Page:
Blogger: Janet Kobobel Grant
This weekend, I read a newspaper article about a Portland home decor company owner who created a safe room. Oh, not a room to hunker down in and wait out invaders. Well, not the kind of invader we tend to think of. Brian Faherty is hiding from the digital invasion.
The room, which is part of his office building, contains, among other items, a 1950s GE refrigerator; a wood stove as the only source of heat; and oak, which Faherty chops into firewood in the room, as he takes a break from technology.
While some might say the guy has gone to extremes, a statement he made in the article struck a nerve with me. “It’s [his smartphone] always calling me. ‘Hey, you haven’t looked at me for an hour. Three instagrams.’ Things that are insignificant are taking up valuable mind-share.”
We all struggle with how engaged to be with our phones, our computers, our iPads, and our streaming movies and TV programs. Days can pass with our barely glancing up from one screen or another. Yet, as is true for Faherty, the majority of your business and mine is conducted using technology; so we can’t just ban it from our lives.
Still, Faherty’s comment gave me pause. How much of my mind-share is taken up with triviality? Images of Facebook dance through my head, as I ponder that question. I love checking out my wall and reading about what friends, colleagues, and family are up to–from trivial details to the painful onslaught of life events.
Okay, I know, we’ve all been admonished to unplug, to take a technology sabbath, no matter how small. Nothing new there. But the newspaper article nudged me to decide that I stand in need of correction. So I’m going to add to my 2014 goals to set aside time during each intense workday to walk away from my computer and my phone.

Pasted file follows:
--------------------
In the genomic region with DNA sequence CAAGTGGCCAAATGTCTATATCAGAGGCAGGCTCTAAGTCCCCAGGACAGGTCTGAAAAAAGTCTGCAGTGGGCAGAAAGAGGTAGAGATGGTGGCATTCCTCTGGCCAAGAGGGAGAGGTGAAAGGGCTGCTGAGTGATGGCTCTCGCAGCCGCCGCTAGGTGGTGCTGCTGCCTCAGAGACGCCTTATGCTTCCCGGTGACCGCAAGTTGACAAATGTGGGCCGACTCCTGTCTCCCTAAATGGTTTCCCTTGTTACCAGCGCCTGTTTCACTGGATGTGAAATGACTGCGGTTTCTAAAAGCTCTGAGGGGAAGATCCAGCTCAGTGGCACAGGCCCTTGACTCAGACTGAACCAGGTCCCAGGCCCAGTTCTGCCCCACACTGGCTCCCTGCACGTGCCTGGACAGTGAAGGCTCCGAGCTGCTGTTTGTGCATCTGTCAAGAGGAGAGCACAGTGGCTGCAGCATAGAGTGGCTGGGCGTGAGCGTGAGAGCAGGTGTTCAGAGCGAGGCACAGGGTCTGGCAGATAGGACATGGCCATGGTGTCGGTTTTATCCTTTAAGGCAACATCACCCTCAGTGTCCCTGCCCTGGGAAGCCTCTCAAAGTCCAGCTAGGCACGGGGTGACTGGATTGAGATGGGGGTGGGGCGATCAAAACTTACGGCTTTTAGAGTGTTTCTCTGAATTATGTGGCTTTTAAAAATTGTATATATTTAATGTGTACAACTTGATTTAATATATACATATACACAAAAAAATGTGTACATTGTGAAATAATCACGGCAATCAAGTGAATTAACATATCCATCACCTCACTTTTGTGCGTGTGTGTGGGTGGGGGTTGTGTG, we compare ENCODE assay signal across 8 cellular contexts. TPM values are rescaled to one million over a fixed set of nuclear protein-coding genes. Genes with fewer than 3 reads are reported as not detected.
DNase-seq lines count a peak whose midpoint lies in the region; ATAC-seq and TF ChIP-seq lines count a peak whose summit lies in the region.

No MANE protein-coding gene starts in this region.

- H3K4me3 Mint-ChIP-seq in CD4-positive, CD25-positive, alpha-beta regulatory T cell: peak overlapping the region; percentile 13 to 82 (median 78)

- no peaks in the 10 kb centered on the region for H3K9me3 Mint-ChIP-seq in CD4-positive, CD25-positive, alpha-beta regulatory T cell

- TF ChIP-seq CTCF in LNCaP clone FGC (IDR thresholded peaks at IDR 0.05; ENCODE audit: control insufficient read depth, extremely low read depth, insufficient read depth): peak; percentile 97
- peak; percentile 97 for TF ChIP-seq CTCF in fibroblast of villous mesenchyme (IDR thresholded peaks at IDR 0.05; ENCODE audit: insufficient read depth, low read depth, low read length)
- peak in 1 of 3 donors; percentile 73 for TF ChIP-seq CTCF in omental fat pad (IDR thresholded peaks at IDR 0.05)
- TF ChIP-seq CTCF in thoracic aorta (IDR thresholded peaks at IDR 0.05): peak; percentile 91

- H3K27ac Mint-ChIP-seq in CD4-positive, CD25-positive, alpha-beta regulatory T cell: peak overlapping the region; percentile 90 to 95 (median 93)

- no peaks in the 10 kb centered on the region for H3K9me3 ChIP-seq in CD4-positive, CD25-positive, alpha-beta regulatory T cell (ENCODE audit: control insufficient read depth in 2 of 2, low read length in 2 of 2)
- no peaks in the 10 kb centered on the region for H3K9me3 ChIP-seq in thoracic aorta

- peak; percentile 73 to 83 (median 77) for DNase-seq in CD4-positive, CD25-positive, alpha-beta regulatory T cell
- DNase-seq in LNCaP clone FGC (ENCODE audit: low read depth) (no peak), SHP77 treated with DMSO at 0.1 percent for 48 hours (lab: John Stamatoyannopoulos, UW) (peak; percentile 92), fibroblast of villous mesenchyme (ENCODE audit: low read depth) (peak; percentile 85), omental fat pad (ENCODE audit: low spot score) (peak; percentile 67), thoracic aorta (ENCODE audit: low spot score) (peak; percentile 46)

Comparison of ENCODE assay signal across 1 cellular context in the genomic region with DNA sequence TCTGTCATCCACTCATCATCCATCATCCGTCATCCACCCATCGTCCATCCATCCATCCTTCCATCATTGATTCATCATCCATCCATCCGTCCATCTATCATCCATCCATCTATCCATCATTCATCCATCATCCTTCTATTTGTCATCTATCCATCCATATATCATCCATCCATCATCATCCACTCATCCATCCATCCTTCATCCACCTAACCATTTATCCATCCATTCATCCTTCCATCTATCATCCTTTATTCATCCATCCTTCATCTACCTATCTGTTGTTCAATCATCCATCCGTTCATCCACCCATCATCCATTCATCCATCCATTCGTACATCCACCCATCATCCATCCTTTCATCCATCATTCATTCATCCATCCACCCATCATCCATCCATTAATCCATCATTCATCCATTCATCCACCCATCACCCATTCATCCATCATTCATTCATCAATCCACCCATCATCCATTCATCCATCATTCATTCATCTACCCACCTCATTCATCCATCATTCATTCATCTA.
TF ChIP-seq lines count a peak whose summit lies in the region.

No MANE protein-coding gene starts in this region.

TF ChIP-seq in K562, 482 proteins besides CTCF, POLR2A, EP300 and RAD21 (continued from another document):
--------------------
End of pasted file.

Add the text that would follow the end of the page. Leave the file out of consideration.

The Faherty article stimulated one other, opposite thought. I paused to ask myself, Do I habitually take digital breaks and don’t even realize it?
One answer was staring me in the face: I was reading a newspaper. You know, a paper-and-ink newspaper. I read the paper every morning; it’s part of my morning ritual.
I also am low-tech when I’m reading my Bible and writing in my journal. My Zumba class and walking my dog get me out and about. I don’t allow myself to make phone calls while I’m walking, but instead I take in my surroundings. Our extended family gets together every Friday night for dinner, and phones are banned from the table. I don’t check emails on the weekends, and when our office closes for the last two weeks of each year, I unplug for most of that time. I love to cook, and while I hunt around for recipes online, I have favorite cookbooks that I turn to regularly.
As I recounted all the technology breaks I have built into my life, I realized I might be taking better care of myself than I initially thought. Still, Faherty asked himself a question that nudges me to better balance each workday with tiny digital sabbaticals: “If I spent a little time in that room, I wondered, what impact would it have on my daily life?” His answer was that the 2-3 hours he spends “safe” every 2-3 days, invigorates and refreshes him. Now he feels an urgency to peel away from computers and slip into a place where his mind is free to roam wherever it desires without some smart-alec device demanding attention.
Now it’s your turn:
How much of your mind-share is taken up with triviality?
In what ways have you built digital sabbaths into your routine? Do you feel the need to incorporate a mental “safe room” into your life (or maybe a physical safe haven in your home)?
Do digital devices usurp mind-share with triviality? Click to tweet.
Create a “safe room” from technology. Click to tweet.
Do you have enough digital-free space in your life? Click to tweet.